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Suzanne Spaak: from wealthy socialite to resistance fighter

1941: An apartment at 9 Rue de Beaujolais, Paris

A 36-year-old woman sits alone on a luxurious leather sofa in the apartment’s spacious living room. She gazes around while running her fingers over her gold necklace. The furniture in the room is antique, the thick curtains are the highest quality velvet, and the chandelier sparkles like diamonds. The walls are covered with surrealistic images, the like of which no-one has ever seen before. They are works by a family friend; a Belgian artist called René Magritte. The woman’s clothes are chic; the latest Parisian fashions. She is extremely wealthy, and a leading socialite in Paris.

Her name is Suzanne Spaak. She was born in Brussels on 6 July 1905 as Suzanne Augustine Lorge, into a prosperous Belgian banking family. At the age of 20, Suzanne married Brussels-born dramatist and film-maker Claude Spaak, brother of Paul-Henri Spaak, an influential Belgian statesman. Suzanne and Claude have two children, Lucie and Paul-Louis.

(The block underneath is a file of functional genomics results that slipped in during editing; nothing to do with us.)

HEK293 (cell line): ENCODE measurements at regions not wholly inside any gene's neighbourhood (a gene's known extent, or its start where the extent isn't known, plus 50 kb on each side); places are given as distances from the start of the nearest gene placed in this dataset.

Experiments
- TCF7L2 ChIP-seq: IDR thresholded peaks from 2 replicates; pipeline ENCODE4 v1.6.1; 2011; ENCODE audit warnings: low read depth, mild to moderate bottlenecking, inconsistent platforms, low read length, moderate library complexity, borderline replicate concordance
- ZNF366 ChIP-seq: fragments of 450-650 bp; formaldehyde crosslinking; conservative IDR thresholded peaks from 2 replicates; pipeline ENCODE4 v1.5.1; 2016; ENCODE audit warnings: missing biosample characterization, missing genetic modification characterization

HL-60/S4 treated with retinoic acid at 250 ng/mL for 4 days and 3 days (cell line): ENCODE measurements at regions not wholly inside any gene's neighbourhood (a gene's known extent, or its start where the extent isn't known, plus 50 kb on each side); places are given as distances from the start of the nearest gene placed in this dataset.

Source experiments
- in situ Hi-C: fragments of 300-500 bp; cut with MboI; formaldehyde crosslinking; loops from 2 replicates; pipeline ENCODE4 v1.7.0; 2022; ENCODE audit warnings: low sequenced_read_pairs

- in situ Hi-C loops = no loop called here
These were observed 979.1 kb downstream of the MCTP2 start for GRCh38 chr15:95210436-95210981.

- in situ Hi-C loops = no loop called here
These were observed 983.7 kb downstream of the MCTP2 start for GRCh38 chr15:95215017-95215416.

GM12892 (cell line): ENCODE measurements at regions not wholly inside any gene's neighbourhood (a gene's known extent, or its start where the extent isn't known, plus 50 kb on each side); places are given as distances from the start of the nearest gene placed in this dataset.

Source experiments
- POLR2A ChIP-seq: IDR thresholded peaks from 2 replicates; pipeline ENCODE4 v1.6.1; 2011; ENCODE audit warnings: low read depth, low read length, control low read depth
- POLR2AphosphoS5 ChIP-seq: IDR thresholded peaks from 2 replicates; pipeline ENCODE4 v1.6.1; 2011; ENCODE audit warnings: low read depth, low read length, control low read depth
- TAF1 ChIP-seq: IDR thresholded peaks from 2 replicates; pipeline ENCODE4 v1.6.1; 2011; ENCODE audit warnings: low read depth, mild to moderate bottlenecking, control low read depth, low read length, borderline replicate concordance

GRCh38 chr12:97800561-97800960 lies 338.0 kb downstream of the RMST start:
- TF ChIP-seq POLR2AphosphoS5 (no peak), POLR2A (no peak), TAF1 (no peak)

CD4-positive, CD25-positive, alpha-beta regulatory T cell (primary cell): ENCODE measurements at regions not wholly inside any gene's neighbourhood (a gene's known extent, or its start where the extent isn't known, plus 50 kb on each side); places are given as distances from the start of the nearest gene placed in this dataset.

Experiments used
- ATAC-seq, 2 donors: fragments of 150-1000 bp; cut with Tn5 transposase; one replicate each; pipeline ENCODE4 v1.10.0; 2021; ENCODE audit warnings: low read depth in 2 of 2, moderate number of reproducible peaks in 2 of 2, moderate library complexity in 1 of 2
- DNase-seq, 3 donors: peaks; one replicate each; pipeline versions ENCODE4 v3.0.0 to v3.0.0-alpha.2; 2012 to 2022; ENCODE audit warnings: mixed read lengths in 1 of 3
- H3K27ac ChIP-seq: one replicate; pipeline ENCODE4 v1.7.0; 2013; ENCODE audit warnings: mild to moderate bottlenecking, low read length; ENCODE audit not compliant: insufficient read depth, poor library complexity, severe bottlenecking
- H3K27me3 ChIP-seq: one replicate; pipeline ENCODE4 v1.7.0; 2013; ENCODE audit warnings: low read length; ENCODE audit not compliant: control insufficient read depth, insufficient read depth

In 1936 the family moved to Paris where they live a life of luxury. The Spaaks socialize with the intellectual elite of Paris such as Jean Cocteau. One of their neighbors is the well-known French novelist, Colette.

Suzanne Spaak lived at 9 Rue de Beaujolais in Paris

But sitting on her sofa in 1941, Suzanne is deeply unhappy and unsettled. More than that, she is horrified at what is happening around her, particularly to Jewish children at the hands of the Nazis.

Suzanne stands up, looks at the luxury around her, shakes her head and walks resolutely out of the door, slamming it shut behind her.

She has decided to do something about the brutality of the Nazi occupation; something that will positively influence thousands, but dramatically change – and shorten – her life.

Joining the French Resistance

Suzanne volunteers to work with the underground National Movement Against Racism (MNCR) in Paris. At first, its male leaders greet her with skepticism. How can this wealthy woman help us? Does she know what she is getting into? Is she aware of the challenging, sometimes dangerous conditions that resistance fighters encounter?

They give her simple tasks to do: making the coffee, shopping for supplies, typing leaflets. But soon, they realize that Suzanne is ready for more demanding work. One of the leaders recalled later: